Once you have a store of inspiration, you are then ready to source materials, chose colours and buy furniture that fits your style. Perhaps you’ve been inspired by a holiday on the English seaside. You’ve taken photos of the flint houses with their maritime blue trim, the long stretches of sandy beach with its tufts of marsh grass, the colourful beachhouses lined up along the shore. Translate these images and feelings into your own environment by sourcing sofas and chairs in a relaxed design, upholstered in sandy neutrals; paint your walls with a creamy wash; let the sun stream into the room with modern voiles, linen blinds or plantation shutters; accent it all with those beautiful sea blues and greens. Keep your accessories natural - wood, stone, shells, flowers. If you stay true to those elements which gave you a sense of pleasure on your holiday, you will create a happy space in your home.

You may prefer a more formal environment. Perhaps you live in a Georgian house and want to highlight its elegant proportions. Visit stately homes of the period, walk through areas of your town where Georgian architecture exists. Visit Brighton with its light and airy Regency and Georgian buildings, or Edinburgh with its solid grey stone Georgian terraces. Consider combining elements of historic Georgian style with contemporary accents to add freshness and wit to the interior.

The more you explore and make a conscious note of the things that inspire you, the more confident you will become with your own style preferences. Always stay open to new influences. Keep your eyes and ears open. Your style is something which should grow as you grow. Your style is part of who you are. Why not make it part of your home environment?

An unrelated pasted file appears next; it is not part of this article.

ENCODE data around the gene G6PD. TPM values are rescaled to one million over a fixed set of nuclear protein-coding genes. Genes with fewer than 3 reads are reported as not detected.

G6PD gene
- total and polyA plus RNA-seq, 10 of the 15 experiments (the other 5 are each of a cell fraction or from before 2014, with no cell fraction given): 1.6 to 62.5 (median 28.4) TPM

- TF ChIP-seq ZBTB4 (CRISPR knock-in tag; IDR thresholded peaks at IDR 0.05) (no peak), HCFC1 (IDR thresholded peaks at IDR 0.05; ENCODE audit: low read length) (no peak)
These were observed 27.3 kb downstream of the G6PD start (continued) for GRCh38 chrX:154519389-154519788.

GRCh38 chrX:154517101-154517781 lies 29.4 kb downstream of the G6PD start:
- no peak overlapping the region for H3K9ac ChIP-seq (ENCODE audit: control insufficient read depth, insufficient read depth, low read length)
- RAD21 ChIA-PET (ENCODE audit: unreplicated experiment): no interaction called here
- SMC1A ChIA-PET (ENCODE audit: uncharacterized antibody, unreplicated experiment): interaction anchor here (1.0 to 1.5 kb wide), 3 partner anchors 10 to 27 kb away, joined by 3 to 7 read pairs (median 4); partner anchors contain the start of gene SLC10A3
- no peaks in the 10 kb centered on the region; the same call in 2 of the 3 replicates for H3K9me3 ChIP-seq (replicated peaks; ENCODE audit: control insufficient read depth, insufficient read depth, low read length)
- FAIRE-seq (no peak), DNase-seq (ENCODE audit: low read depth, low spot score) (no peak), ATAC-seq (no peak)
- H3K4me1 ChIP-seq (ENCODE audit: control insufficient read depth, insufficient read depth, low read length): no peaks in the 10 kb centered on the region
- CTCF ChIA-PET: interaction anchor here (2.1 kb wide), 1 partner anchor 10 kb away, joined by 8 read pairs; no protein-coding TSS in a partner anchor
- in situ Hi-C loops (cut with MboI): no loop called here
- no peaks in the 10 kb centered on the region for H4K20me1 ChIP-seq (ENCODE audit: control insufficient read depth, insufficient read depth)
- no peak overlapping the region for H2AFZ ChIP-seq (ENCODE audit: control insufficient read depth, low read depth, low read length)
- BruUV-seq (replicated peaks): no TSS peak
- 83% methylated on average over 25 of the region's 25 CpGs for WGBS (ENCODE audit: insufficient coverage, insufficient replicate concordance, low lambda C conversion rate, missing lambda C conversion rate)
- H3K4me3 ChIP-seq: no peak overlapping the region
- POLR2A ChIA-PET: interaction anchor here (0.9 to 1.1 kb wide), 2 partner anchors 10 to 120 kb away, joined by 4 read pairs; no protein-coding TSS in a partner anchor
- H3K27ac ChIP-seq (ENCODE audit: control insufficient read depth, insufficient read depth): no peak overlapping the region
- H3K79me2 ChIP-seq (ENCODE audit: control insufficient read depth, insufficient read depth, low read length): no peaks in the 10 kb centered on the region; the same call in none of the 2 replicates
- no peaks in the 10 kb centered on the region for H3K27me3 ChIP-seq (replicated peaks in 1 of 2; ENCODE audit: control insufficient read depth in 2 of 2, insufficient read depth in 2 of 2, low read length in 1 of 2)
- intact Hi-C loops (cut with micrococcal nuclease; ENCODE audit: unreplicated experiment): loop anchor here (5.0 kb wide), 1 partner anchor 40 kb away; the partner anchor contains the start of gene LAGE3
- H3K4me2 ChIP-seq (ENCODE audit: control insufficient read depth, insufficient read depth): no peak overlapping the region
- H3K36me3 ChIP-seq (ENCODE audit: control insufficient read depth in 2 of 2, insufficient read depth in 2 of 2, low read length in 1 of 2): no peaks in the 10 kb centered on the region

Inspirational places to visit:

The Victoria & Albert Museum, London.

The Sir John Soane Museum, London.

Brighton Pavillion, Brighton.

Your local stately home(s).

The Use of Colour (Color) in Interior Design

The biggest influence on the human state of mind with the possible exception of the weather is colour. We are surrounded by references: "a red rag to a bull", "blue with cold", "green with envy", "in the pink". The psychology of colour and how colour affects human behaviour is now a serious course of study at universities. Hospital rooms, classrooms, fast food restaurants and offices are painted in colours to influence the behaviour and mood of the people who use these spaces. Even the products on the shelves of your local supermarket have been packaged in colours carefully chosen to attract your attention and encourage you to buy. So why are people so hesitant to use colour in their home environments? Why is the neutral space currently the ideal? Why are we afraid of colour?

The first step to relinquishing fear in the use of colour is to understand the psychological effects it has on us. Red is known to stimulate the appetite - so it’s an excellent colour for dining rooms. Both blue and green are fresh and calming. They are the colours of nature and could be popular choices for bedrooms. Yellow and orange are energising like the sun, so are good choices in rooms where your energy may need boosting - the kitchen perhaps. Orange in its toned down terracotta form can be ideal in a home office; it has the energising effect of both red and orange but isn’t so bright that you won’t be able to stay at your desk!